Diastemata and Periodontal Disease
Diastemata is the name given to gaps that can form between the teeth. In some cases these gaps trap food, causing gum disease and severe pain. If left untreated then the gum disease can spread, and cause infection of the periodontal structures that attach the tooth to the gum and alveolar bone; in some cases infection of the bone or sinuses may also occur.
Provisional diagnosis can be made by a combination of clinical signs such as quidding (dropping balls of partly chewed food from the mouth), weight loss or halitosis (smelly breath), and careful palpation of the teeth especially at gum level. Use of a dental mirror and bright light, or our dental endoscope will give further information pertaining to the location of the diastemata and extent of gum disease. Radiographs are often employed in order to assess the bony structures of the head and any tooth root involvement, and to give an indication of whether the condition is likely to get better with time. This is especially important in younger horses.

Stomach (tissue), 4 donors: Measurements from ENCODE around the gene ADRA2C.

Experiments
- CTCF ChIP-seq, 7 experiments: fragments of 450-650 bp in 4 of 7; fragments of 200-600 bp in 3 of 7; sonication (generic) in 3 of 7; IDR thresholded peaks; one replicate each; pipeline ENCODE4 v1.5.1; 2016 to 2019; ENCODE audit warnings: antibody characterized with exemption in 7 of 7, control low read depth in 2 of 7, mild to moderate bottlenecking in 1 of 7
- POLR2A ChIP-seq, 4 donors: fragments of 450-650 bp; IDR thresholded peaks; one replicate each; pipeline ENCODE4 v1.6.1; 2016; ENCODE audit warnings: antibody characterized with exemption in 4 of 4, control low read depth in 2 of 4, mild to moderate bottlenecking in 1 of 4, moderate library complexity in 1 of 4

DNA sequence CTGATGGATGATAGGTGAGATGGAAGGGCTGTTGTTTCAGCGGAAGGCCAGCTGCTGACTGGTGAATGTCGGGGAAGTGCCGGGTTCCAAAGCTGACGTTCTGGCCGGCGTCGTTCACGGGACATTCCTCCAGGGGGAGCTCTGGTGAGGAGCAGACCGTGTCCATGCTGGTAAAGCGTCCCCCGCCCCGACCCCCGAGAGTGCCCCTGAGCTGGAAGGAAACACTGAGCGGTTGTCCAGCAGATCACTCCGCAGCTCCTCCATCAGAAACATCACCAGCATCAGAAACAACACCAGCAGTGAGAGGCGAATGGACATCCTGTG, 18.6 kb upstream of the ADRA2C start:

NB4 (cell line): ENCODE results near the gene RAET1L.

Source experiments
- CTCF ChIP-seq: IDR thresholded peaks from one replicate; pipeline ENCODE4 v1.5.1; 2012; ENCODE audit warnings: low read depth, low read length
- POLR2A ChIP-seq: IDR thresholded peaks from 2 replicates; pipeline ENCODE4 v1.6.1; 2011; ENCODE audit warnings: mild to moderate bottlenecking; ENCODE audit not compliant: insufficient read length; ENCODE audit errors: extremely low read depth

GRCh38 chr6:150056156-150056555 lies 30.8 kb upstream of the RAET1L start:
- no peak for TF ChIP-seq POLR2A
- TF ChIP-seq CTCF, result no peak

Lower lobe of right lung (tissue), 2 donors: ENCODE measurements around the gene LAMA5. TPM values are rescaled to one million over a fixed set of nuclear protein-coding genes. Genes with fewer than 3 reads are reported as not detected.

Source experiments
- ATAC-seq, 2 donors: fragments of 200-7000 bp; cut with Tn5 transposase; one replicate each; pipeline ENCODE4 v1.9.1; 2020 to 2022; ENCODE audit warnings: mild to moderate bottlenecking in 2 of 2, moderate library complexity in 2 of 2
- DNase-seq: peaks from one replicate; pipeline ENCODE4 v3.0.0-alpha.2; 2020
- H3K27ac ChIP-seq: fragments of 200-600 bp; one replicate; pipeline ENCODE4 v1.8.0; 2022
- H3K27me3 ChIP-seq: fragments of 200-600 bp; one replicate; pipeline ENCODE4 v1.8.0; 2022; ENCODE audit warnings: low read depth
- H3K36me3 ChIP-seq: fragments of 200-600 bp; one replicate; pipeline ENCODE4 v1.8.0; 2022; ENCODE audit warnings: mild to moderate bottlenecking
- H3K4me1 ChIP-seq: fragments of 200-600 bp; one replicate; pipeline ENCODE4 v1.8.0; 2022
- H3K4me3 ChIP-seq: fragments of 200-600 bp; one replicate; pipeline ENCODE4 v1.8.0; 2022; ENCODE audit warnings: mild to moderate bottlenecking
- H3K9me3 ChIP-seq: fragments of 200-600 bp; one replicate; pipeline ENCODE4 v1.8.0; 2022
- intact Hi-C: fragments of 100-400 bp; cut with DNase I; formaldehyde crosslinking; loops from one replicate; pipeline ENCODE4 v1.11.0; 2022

Our Periodontal Unit allows us to treat and manage this serious condition. The food and diseased tissue can be removed using pressuring water and air abrasion and where necessary gaps can be widened to prevent food becoming trapped. This is often performed in combination with dental correction as overgrowths are often seen with this sort of dental disease. Pockets in the gum can then be filled with antibiotic and impression material to allow healing to occur. In some cases dental extraction may be indicated, for example if the affected teeth are loose or there is evidence of tooth root infection.
The specialised periodontal unit can also be used to prepare fractured incisor teeth for filling. Filling the exposed pulp cavity prevents infection getting into the tooth root and killing the tooth.